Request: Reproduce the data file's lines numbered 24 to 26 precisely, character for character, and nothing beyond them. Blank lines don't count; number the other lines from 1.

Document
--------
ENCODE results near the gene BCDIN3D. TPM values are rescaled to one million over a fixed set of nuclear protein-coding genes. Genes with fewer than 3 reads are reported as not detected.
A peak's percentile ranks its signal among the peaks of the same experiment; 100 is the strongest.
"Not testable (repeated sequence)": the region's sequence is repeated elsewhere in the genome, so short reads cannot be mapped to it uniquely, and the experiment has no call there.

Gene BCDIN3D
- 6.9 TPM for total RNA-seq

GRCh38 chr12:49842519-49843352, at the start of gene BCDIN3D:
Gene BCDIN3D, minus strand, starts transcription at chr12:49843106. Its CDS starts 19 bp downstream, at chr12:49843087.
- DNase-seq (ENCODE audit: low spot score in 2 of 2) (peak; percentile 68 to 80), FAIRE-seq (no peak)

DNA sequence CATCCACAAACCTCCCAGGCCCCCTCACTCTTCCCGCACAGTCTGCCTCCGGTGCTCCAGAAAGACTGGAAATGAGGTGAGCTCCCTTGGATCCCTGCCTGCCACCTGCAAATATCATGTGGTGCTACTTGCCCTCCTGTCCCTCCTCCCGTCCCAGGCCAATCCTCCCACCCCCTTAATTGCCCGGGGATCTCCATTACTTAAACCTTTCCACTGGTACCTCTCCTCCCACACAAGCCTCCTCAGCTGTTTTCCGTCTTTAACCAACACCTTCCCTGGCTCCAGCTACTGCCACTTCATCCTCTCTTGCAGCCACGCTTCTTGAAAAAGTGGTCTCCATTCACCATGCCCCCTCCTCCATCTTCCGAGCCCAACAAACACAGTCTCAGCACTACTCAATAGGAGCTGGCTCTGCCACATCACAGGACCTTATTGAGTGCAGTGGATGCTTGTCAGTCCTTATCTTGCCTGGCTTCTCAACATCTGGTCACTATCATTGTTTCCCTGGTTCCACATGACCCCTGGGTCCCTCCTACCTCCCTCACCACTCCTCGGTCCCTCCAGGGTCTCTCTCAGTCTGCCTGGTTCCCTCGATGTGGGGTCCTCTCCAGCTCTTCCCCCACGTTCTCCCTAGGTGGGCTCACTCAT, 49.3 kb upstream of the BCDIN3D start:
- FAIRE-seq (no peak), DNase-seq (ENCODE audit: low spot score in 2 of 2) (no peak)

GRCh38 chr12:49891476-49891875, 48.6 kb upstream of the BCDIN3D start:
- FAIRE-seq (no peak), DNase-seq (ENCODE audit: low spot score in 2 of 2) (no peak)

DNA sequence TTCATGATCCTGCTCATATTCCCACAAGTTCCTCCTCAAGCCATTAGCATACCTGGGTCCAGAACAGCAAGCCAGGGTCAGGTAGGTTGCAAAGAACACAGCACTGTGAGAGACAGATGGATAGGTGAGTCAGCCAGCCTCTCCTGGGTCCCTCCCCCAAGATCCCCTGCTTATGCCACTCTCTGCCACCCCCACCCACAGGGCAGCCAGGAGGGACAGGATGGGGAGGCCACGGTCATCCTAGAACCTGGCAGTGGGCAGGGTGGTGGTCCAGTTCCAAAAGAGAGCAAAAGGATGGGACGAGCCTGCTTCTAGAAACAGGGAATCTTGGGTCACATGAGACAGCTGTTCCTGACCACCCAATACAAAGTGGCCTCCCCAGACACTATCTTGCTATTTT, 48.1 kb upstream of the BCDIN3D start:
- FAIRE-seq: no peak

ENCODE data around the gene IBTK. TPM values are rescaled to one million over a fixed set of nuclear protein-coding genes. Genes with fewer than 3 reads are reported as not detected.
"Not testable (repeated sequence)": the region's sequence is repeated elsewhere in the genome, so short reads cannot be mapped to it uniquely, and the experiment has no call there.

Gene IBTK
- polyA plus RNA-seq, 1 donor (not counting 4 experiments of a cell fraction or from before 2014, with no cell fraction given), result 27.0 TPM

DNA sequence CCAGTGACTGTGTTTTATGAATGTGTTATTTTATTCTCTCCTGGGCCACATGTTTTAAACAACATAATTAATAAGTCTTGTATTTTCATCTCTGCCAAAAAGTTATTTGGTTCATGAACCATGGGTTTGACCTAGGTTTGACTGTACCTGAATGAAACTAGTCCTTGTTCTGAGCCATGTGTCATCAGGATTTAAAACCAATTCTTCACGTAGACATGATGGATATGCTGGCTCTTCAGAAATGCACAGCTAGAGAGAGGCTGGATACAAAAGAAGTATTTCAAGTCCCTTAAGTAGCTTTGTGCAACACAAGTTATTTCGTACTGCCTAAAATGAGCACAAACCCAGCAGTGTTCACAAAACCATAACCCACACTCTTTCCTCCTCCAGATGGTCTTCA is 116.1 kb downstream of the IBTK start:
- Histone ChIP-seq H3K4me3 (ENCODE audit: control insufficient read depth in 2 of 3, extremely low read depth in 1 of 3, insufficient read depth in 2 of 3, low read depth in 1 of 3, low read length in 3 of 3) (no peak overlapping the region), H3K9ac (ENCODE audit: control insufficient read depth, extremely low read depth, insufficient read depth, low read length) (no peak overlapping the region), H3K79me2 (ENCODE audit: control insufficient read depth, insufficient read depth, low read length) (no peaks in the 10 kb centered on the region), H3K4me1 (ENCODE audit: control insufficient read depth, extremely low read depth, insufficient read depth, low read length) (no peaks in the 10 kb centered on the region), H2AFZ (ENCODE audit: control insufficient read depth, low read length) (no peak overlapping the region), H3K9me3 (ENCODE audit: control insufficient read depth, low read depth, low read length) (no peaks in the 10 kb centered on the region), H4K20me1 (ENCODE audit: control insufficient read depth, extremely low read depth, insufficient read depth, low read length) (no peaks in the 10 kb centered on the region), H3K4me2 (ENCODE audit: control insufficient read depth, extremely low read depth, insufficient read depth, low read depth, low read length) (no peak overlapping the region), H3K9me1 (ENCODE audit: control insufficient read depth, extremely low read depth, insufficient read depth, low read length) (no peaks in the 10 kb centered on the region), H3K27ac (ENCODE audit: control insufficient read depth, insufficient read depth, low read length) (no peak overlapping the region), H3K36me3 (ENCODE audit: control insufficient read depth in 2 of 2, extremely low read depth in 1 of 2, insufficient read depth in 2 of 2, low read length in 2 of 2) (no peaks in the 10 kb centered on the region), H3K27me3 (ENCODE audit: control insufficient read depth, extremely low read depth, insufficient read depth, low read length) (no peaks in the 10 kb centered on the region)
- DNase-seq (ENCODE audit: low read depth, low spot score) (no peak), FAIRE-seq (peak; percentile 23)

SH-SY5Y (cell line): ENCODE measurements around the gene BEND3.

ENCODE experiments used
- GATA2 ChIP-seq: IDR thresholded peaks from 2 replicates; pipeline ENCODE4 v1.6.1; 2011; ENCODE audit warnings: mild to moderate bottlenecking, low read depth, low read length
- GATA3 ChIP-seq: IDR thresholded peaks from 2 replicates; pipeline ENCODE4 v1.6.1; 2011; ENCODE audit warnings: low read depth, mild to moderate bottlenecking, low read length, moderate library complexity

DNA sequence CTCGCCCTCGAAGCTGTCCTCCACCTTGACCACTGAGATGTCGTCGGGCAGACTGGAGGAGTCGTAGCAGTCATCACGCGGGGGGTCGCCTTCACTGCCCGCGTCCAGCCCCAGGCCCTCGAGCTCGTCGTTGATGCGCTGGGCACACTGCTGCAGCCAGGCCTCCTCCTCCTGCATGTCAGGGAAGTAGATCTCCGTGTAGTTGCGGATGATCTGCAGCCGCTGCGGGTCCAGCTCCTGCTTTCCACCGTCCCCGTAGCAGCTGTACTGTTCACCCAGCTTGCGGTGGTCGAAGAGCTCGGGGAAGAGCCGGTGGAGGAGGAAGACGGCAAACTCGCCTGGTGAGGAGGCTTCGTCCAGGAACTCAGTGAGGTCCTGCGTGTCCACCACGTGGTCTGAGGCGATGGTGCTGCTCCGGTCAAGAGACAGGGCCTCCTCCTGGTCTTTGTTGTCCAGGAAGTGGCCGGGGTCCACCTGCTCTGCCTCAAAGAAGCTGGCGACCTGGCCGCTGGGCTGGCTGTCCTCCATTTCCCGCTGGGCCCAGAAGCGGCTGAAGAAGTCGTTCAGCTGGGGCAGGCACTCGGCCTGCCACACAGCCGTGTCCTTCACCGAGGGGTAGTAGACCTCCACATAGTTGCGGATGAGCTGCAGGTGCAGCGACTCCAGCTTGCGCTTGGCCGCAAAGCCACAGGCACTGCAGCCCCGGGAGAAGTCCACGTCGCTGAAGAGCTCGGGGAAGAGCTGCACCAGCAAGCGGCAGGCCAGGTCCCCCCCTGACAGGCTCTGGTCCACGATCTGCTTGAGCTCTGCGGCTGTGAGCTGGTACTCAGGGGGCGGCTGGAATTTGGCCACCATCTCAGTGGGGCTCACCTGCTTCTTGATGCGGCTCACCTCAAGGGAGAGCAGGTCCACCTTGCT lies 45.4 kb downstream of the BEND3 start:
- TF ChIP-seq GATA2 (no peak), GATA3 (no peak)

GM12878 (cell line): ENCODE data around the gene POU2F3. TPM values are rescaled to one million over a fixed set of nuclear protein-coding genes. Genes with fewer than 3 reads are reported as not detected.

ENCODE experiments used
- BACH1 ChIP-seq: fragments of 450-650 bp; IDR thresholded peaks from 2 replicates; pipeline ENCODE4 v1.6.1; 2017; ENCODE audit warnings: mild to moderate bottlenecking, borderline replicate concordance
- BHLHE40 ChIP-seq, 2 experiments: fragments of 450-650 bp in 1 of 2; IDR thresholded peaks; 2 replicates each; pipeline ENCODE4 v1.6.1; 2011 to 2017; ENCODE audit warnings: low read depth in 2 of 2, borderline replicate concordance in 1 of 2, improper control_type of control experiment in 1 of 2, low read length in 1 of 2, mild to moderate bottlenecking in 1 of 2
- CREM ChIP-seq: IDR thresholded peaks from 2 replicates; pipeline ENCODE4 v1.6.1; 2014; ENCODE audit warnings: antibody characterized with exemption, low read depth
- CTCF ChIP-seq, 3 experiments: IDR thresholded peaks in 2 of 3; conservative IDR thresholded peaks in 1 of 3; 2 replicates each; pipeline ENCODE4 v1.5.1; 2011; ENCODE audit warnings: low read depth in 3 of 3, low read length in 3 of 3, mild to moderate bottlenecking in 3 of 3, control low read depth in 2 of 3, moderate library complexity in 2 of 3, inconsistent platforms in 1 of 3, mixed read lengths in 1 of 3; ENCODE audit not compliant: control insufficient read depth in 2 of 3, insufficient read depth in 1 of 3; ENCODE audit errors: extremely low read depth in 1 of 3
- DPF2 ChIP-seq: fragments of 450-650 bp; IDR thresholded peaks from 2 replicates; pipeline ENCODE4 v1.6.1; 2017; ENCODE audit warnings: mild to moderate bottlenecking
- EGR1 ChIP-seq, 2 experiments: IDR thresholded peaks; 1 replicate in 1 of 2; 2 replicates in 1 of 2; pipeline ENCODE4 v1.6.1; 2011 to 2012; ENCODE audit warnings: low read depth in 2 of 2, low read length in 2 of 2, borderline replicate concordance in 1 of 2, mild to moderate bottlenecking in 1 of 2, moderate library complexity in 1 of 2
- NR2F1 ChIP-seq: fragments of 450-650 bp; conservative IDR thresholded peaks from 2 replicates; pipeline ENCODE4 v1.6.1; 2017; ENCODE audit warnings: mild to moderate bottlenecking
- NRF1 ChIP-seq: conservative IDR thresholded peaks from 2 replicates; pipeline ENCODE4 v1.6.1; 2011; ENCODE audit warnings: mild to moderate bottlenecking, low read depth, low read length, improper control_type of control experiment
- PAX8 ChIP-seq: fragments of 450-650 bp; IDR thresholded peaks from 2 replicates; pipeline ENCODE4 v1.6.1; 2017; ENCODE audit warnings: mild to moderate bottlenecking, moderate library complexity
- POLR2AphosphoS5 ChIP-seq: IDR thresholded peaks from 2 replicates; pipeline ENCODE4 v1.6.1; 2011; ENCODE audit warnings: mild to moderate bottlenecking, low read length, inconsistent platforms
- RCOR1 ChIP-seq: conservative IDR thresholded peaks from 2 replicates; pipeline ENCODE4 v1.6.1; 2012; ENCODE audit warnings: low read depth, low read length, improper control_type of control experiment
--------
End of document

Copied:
- GATA2 ChIP-seq: IDR thresholded peaks from 2 replicates; pipeline ENCODE4 v1.6.1; 2011; ENCODE audit warnings: mild to moderate bottlenecking, low read depth, low read length
- GATA3 ChIP-seq: IDR thresholded peaks from 2 replicates; pipeline ENCODE4 v1.6.1; 2011; ENCODE audit warnings: low read depth, mild to moderate bottlenecking, low read length, moderate library complexity

DNA sequence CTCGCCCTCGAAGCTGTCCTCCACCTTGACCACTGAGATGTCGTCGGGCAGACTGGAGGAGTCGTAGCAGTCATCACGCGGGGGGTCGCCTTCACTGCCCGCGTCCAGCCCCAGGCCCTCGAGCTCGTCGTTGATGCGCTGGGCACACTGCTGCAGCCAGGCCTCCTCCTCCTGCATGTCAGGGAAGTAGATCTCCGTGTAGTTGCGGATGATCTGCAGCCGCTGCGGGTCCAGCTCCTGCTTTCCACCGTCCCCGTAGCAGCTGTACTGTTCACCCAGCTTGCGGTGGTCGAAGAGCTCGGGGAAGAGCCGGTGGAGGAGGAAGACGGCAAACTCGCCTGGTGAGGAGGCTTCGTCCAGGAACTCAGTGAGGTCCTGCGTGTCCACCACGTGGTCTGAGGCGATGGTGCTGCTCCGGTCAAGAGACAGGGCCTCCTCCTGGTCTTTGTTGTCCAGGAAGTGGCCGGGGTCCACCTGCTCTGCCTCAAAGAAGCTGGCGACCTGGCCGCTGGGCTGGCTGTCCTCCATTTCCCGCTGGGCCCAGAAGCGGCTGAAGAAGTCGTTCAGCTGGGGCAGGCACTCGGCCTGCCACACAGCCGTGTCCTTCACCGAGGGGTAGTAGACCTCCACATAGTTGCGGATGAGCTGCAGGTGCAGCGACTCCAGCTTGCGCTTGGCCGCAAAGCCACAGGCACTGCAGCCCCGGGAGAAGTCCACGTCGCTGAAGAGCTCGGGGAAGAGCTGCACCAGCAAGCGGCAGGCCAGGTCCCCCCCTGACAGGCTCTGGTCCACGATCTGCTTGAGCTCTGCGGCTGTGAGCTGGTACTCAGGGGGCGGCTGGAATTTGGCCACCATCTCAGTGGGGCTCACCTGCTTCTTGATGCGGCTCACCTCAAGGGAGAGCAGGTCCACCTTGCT lies 45.4 kb downstream of the BEND3 start: